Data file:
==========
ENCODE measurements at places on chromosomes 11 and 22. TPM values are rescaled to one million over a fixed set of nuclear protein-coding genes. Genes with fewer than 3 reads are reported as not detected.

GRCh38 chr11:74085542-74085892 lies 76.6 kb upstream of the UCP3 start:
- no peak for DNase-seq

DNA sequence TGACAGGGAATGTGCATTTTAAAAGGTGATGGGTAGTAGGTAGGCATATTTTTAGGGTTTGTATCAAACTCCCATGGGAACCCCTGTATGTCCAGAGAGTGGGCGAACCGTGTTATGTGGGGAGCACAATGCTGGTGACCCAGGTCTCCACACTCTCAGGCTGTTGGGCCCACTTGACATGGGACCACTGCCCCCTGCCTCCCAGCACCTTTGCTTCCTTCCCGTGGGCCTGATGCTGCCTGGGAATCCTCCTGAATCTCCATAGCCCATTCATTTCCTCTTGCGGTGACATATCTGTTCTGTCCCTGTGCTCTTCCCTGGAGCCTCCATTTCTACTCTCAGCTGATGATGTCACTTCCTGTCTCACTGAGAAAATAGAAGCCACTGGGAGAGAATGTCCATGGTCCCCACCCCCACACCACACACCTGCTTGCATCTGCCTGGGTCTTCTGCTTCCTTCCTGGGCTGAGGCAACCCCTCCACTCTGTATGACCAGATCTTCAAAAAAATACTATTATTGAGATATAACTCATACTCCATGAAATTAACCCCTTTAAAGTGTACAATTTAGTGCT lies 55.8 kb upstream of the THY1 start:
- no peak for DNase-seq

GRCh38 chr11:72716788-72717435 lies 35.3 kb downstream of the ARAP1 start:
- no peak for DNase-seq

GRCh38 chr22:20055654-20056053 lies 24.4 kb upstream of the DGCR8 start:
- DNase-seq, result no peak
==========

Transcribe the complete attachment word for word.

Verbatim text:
ENCODE measurements at places on chromosomes 11 and 22. TPM values are rescaled to one million over a fixed set of nuclear protein-coding genes. Genes with fewer than 3 reads are reported as not detected.

GRCh38 chr11:74085542-74085892 lies 76.6 kb upstream of the UCP3 start:
- no peak for DNase-seq

DNA sequence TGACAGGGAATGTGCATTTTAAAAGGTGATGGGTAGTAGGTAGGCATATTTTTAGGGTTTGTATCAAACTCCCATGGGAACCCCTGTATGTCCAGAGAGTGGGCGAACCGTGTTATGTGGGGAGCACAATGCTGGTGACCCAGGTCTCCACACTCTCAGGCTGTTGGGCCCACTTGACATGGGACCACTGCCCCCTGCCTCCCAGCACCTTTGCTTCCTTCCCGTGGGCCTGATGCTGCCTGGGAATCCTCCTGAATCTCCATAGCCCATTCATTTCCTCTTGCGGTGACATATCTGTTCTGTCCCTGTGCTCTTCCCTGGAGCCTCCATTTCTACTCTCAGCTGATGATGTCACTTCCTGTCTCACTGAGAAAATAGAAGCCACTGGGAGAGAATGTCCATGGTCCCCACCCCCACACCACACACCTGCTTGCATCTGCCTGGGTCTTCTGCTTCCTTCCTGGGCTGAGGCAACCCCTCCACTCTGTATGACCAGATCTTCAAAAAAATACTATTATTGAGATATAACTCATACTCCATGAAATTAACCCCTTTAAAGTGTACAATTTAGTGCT lies 55.8 kb upstream of the THY1 start:
- no peak for DNase-seq

GRCh38 chr11:72716788-72717435 lies 35.3 kb downstream of the ARAP1 start:
- no peak for DNase-seq

GRCh38 chr22:20055654-20056053 lies 24.4 kb upstream of the DGCR8 start:
- DNase-seq, result no peak